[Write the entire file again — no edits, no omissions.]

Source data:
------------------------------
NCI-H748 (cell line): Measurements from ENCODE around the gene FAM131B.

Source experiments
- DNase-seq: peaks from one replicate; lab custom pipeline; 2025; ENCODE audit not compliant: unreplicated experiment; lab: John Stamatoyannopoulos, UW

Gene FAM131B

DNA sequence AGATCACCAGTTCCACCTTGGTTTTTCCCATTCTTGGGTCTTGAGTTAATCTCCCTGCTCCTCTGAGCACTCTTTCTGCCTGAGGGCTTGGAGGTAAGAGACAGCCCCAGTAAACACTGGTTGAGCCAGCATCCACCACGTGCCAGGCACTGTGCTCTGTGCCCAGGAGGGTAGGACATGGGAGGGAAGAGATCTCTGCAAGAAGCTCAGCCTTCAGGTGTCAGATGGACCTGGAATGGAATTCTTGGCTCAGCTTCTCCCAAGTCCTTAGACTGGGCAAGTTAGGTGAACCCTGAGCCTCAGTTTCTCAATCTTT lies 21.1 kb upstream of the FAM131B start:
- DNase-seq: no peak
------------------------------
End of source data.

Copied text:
NCI-H748 (cell line): Measurements from ENCODE around the gene FAM131B.

Source experiments
- DNase-seq: peaks from one replicate; lab custom pipeline; 2025; ENCODE audit not compliant: unreplicated experiment; lab: John Stamatoyannopoulos, UW

Gene FAM131B

DNA sequence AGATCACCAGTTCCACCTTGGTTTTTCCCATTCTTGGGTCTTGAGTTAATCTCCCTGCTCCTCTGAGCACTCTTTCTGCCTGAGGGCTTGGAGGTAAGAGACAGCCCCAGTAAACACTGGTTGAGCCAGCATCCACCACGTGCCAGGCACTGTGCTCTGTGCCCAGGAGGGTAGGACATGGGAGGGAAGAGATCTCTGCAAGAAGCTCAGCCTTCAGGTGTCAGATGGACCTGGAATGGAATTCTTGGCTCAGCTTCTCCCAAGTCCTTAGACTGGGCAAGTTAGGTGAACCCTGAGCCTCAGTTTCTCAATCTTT lies 21.1 kb upstream of the FAM131B start:
- DNase-seq: no peak